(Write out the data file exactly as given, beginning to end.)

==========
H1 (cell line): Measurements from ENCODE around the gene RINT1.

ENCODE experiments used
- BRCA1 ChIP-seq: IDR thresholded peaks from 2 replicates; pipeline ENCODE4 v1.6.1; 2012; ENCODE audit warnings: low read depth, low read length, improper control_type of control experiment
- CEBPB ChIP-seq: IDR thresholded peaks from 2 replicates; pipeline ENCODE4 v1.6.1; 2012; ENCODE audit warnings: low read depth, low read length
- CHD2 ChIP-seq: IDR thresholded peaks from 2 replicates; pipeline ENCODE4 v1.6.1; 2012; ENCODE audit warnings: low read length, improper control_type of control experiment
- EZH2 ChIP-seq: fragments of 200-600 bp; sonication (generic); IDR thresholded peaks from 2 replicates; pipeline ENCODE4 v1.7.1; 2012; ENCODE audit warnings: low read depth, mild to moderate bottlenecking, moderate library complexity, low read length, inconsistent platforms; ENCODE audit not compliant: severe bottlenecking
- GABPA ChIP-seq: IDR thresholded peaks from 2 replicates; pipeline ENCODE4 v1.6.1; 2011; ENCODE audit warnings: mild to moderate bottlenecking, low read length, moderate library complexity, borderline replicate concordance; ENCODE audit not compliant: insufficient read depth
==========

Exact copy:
H1 (cell line): Measurements from ENCODE around the gene RINT1.

ENCODE experiments used
- BRCA1 ChIP-seq: IDR thresholded peaks from 2 replicates; pipeline ENCODE4 v1.6.1; 2012; ENCODE audit warnings: low read depth, low read length, improper control_type of control experiment
- CEBPB ChIP-seq: IDR thresholded peaks from 2 replicates; pipeline ENCODE4 v1.6.1; 2012; ENCODE audit warnings: low read depth, low read length
- CHD2 ChIP-seq: IDR thresholded peaks from 2 replicates; pipeline ENCODE4 v1.6.1; 2012; ENCODE audit warnings: low read length, improper control_type of control experiment
- EZH2 ChIP-seq: fragments of 200-600 bp; sonication (generic); IDR thresholded peaks from 2 replicates; pipeline ENCODE4 v1.7.1; 2012; ENCODE audit warnings: low read depth, mild to moderate bottlenecking, moderate library complexity, low read length, inconsistent platforms; ENCODE audit not compliant: severe bottlenecking
- GABPA ChIP-seq: IDR thresholded peaks from 2 replicates; pipeline ENCODE4 v1.6.1; 2011; ENCODE audit warnings: mild to moderate bottlenecking, low read length, moderate library complexity, borderline replicate concordance; ENCODE audit not compliant: insufficient read depth